The infamous “C Street house” is back in the news.

A group of clergy in Ohio, aided by a tax lawyer, has written to the Internal Revenue Service today asking the federal tax agency to examine the house’s tax-exempt status as a church.

If you’re just joining us, the C Street house is a structure in Washington, D.C., owned by a shadowy Religious Right group called “The Family” – a.k.a. the Fellowship Foundation.

The house, formally called the C Street Center, is located near the U.S. Capitol on C Street S.E. Due to the Family’s penchant for secrecy, it’s unclear what exactly goes on there. We do know that some rooms are rented out to members of Congress at a low rate, and it has been reported that Bible study and prayer meetings occur – but that hardly makes the place a church.

It would be more accurate to say that the C Street Center is a boarding house (or, in light of the recent string of sex scandals involving some of its residents, a frat house). So why does it hold a tax exemption as a church?

That’s what the Ohio clergy would like to know. In their letter to the IRS (which was drafted by Marcus Owens, a former IRS official), the members of Clergy Voice assert that the C Street house is “an exclusive club for powerful officials…masquerading as a church.”

The house, the clergy say, meets none of the tests the IRS has set forth to determine when a religious group qualifies for tax exemption.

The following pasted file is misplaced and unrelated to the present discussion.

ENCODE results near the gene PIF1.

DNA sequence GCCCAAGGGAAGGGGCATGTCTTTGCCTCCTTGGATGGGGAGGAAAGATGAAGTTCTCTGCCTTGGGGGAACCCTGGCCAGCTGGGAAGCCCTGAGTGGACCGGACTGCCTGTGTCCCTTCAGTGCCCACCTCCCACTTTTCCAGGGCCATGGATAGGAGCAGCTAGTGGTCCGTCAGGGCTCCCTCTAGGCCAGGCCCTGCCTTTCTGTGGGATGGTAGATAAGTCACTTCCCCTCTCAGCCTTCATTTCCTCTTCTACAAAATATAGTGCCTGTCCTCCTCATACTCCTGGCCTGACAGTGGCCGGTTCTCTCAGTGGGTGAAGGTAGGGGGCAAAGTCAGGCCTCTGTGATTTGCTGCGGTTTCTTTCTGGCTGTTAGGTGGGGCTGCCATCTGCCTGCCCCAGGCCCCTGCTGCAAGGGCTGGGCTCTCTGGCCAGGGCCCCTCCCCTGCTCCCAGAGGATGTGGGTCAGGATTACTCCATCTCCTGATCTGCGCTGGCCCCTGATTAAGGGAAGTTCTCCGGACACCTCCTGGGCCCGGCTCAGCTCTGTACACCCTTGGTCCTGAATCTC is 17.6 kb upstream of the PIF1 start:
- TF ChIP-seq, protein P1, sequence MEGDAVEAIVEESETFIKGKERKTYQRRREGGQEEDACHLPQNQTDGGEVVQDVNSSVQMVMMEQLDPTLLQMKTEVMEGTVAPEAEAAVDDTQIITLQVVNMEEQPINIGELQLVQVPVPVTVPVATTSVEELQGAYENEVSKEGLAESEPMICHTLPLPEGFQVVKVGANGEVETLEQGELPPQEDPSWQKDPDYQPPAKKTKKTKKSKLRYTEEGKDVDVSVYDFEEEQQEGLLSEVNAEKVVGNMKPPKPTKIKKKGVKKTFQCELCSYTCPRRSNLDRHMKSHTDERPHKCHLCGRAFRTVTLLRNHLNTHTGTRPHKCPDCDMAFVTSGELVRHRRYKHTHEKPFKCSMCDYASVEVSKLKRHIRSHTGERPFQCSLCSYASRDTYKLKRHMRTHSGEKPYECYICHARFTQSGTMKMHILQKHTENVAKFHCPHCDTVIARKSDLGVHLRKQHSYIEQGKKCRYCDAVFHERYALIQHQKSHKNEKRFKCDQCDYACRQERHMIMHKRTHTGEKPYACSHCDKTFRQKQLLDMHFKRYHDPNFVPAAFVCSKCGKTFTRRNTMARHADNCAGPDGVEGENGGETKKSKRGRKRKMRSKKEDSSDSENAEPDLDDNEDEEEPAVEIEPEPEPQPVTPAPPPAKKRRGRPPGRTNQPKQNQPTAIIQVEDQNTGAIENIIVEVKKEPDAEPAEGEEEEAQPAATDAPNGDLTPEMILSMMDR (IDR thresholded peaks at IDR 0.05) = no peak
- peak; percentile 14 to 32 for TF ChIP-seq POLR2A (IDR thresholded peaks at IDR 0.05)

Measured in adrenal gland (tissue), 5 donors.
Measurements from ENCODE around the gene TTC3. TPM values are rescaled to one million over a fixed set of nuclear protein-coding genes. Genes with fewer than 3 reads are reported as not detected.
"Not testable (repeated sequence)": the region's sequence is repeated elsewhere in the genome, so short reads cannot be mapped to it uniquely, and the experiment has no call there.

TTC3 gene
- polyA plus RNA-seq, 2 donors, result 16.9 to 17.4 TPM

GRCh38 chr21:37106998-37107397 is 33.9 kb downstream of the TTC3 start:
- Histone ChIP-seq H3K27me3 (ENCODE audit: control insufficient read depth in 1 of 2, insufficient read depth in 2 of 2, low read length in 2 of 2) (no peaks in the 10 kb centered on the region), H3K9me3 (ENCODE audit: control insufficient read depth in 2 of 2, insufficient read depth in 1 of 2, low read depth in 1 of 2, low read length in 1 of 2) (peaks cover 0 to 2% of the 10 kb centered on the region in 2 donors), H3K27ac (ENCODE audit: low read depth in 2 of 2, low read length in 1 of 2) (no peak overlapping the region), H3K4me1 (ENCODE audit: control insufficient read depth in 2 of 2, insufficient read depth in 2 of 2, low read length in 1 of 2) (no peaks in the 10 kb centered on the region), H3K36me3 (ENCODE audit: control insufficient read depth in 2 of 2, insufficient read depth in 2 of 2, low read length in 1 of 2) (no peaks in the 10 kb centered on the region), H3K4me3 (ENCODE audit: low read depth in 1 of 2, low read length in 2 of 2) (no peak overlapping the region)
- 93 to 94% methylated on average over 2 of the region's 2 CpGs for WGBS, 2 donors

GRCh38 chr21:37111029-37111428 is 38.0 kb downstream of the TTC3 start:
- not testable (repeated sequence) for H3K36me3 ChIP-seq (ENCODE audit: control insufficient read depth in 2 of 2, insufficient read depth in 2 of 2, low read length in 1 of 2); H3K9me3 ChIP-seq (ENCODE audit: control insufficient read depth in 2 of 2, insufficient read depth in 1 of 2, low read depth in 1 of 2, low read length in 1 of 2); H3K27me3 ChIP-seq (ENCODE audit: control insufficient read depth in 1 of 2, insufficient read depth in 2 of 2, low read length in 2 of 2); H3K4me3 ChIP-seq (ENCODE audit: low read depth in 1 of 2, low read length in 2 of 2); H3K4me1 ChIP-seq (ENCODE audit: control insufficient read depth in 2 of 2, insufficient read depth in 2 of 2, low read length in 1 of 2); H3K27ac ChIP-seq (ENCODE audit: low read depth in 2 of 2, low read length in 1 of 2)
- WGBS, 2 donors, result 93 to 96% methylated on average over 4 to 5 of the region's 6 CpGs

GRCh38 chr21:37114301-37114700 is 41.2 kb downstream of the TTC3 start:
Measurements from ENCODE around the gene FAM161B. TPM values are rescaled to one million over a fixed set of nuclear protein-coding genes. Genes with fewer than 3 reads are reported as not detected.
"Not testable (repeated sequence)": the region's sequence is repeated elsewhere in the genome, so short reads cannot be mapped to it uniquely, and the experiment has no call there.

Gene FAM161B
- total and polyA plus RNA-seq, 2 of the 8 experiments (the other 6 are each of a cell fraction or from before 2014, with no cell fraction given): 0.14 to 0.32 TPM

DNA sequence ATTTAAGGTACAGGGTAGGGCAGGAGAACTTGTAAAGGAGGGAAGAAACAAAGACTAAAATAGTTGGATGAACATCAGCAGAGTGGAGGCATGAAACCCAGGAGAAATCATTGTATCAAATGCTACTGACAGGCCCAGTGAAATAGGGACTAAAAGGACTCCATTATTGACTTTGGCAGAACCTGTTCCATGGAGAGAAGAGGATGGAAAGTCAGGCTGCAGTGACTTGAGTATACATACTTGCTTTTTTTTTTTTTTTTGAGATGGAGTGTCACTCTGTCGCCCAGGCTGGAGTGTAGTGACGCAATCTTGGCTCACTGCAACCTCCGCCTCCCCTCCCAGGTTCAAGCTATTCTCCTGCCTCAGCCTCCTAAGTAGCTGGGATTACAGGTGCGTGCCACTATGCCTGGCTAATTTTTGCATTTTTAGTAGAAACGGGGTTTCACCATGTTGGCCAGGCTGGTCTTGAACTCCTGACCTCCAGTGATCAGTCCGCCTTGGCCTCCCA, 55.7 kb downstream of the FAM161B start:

“As we understand it, C Street Center has no recognized creed or form of worship, no distinct ecclesiastical government, and no formal code of doctrine,” observes the clergy letter. “To the best of our knowledge, it is not led by ordained ministers, and its leadership is not selected based on the completion of any prescribed studies for the preparation of ministers. We are not aware of it holding regular religious services that are open to the public, it has no Sunday schools for religious instruction of the young, and it has no distinct religious history.”

Clergy Voice asserts that the C Street Center is really a boarding house and concludes, “An organization whose chief activity is providing room and board to Members of Congress is not a church.”

The Rev. Eric Williams, senior pastor at North Congregational United Church of Christ in Columbus, told The Washington Post he considers this a matter of church-state separation, noting that the Family has used the house to gain undue influence over members of Congress.

“We’ve got an organization posing as a church,” Williams said.

City officials in Washington, D.C., have already decided to take a second look at the C Street house’s tax-exempt status. As a result, the city’s tax office decided last year to partially tax the house, which is worth $1.8 million.

It’s time for the IRS to do the same. Clergy Voice is asking some important question. The IRS should, too.